The Reform of the EU Dual Use Regulation

© Fotolia/M. Johannsen

© Fotolia/M. Johannsen

In 2016, the European Commission proposed a first draft to reform the EU’s dual-use regulation. It aims to strengthen the ways that export controls contribute to the protection of human rights. Since the European institutions were unable to reach a compromise until the parliamentary elections in April 2019, the member states have formalized a drafted common position in the summer of 2019. The Council agreed that protecting human rights must remain a core responsibility of government. The reform is yet to be concluded.

Export controls restrict the commercial access to goods, which could serve certain actors to build and proliferate weapons of mass destruction (WMD). Some of these goods have dual-use properties, that is they can be used for either civil or military purposes. For these controls to work effectively, states have agreed to cooperate in several international non-proliferation regimes and institutions. Non-proliferation only works if the collaborating states limit the access to restricted goods by establishing one regulatory standard. Nowhere is this necessity more apparent – and often challenging – than in the Wassenaar-Arrangement on Export Controls for Conventional Arms and Dual-Use Goods and Technologies.

Wassenaar’s procedure is straightforward: experts gather information about goods. Threat scenarios are analyzed. In the end, member states agree on additions or withdrawals from the common list of controlled items. The European Union (EU) transfers these changes into Annex 1 of its dual-use regulation. Equipped with this information, companies can, more or less, identify the goods for which they will need an export license – or in which cases application for an export license has no reasonable chance of success.

Adapting Export Controls to a New Security Environment

With its reform draft, the European Commission (COM) proposed to adapt dual-use controls to a changed security environment in which cyber surveillance technologies (CST) play an increasingly prominent role. This is a direct reaction to the massive human rights violations during the Arab Spring in 2010. CST served to access and monitor social media networks. Authorities identified protesters which resulted in systemic kidnappings, torture, and targeted killings.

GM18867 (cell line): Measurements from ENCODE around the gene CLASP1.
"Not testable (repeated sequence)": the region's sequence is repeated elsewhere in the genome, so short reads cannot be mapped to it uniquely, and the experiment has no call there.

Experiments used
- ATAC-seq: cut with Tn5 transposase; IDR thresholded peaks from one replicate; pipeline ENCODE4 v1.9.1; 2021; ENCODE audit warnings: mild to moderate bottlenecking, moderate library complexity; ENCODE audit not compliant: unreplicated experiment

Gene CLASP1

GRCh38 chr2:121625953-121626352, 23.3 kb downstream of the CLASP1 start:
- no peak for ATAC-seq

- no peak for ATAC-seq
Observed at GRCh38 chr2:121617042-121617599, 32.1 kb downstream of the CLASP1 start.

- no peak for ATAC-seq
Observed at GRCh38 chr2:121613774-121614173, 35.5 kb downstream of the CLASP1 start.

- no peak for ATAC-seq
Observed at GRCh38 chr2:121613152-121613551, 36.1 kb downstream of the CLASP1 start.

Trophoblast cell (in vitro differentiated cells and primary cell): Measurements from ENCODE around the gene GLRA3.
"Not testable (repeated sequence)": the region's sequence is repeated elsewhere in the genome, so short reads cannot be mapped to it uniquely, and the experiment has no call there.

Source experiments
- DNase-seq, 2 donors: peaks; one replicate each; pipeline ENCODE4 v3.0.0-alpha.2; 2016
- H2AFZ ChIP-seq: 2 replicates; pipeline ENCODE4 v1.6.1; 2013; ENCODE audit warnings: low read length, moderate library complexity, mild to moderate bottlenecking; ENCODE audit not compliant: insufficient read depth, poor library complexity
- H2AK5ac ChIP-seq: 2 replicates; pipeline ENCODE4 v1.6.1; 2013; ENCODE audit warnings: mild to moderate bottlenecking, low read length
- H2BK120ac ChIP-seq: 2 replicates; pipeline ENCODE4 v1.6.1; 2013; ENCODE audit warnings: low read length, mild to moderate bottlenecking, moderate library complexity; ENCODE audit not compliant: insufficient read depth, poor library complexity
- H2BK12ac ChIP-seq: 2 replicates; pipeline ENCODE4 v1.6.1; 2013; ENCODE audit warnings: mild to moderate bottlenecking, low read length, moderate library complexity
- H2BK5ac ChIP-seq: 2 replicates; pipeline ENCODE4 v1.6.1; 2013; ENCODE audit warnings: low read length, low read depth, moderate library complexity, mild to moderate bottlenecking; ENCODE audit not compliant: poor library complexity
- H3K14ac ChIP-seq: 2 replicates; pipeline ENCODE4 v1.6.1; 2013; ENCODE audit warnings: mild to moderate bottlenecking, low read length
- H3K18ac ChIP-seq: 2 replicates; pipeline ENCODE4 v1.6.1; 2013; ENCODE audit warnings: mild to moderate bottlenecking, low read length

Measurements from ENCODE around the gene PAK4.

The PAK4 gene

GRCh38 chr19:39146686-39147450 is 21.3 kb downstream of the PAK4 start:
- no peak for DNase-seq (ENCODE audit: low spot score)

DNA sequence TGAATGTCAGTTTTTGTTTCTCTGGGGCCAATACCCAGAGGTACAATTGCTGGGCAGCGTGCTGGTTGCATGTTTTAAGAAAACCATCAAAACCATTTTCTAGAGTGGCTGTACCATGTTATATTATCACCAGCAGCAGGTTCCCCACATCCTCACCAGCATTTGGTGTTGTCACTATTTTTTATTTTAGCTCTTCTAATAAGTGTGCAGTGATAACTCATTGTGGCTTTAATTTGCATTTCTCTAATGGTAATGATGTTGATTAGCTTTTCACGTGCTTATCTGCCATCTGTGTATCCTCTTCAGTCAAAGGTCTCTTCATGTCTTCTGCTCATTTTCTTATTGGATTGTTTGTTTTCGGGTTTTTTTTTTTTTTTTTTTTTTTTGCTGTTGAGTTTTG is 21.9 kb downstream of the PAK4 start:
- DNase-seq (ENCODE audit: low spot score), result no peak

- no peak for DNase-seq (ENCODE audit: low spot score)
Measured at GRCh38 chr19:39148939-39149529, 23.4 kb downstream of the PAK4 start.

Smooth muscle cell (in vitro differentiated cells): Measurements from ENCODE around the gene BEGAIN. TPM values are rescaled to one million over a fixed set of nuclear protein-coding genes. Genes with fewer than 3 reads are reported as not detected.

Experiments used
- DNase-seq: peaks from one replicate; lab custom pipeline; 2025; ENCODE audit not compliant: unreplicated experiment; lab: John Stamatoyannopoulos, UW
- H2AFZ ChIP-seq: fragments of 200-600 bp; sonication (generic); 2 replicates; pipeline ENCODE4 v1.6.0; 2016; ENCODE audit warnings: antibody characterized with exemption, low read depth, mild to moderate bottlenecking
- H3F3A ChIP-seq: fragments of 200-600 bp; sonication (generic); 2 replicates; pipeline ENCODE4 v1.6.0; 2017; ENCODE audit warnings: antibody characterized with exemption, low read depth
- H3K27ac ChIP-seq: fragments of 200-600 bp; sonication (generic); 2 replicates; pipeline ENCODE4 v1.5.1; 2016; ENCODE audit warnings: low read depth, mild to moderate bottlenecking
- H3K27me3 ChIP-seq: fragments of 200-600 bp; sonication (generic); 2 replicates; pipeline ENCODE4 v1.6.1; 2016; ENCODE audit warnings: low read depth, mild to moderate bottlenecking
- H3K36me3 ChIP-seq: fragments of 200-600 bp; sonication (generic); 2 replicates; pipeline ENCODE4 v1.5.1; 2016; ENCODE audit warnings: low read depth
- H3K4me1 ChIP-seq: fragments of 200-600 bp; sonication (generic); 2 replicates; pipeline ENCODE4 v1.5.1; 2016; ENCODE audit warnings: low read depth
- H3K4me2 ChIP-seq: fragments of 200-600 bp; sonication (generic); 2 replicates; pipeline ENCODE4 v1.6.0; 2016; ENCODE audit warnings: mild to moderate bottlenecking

Europe is united in its aim to prevent such abuses in the future. However, disagreement persists on how to reach this goal. Leveraging export controls to protect human rights involves a paradigm change. With international export controls so far committed to WMD non-proliferation, protecting people from illegitimate cyber surveillance entails a shift from national to human security principles. In substance, this would establish a security imperative focused on individual rights, such as freedom of speech and freedom of assembly.

In the beginning, the COM and the European Parliament (EP) proposed to control certain CST by employing so-called catch-all controls, should these CST pose a potential threat to fundamental human rights. These controls were to filter out all potentially threatening items not currently listed. However, this is not how catch-all controls work.

How Catch-All Controls Work

The concept was first introduced in Germany and directly translates into “application-centered transfer controls”. Catch-all controls leverage the technical expertise of exporting companies. Through this self-regulatory procedure, economic operators assess and verify end user as well as end use. This is possible, as manufacturers of chemical products, electrical engineering or machinery, for example, can deduce the intended purpose of a purchase from the parameters of the order .

However, a human security approach would overwhelm companies. To effectively protect freedom of speech or freedom of assembly would require economic operators to integrate expertise on human rights into their compliance strategy. More importantly, companies would also have to rely on information gathering and intelligence reporting that falls squarely within the responsibility of states. An essential act of sovereign power would be privatized.

EU Autonomous List Would Undermine International Regimes

As a compromise, the EP proposed to list specific CST. However, German industry rejects this unilateral approach as it would undermine international regimes. When Wassenaar’s 42 member states agree by consensus on a listing, their combined market power represents a significant obstacle for unwanted proliferation. Furthermore, this multilateral approach prevents a race-to-the-bottom, in which free-riding states would reap economic benefits by misregarding the majority’s security interests.

Wassenaar and EU Members Accept Their Responsibility

After the dual-use reform failed to pass during the EP’s previous legislative session, the European Council agreed on a renewed mandate for trialogue negotiations between COM, EP, and Council. German industry has welcomed the mandate and actively engages with all parties to the trialogue. In December 2019, the Wassenaar Arrangement listed certain dual-use CST. Certain software specially designed or modified for monitoring or analysis by law enforcement, particular systems for defeating, weakening or bypassing information security, and items to extract raw data or circumvent authentication protocols are now clearly identified by the international community as dual-use goods.

It remains to be seen whether the EP will voice more far-reaching demands in the remaining trialogue negotiations. In light of this multilateral success, however, German industry calls for a swift completion of the EU’s dual-use reform with no separate human rights protections.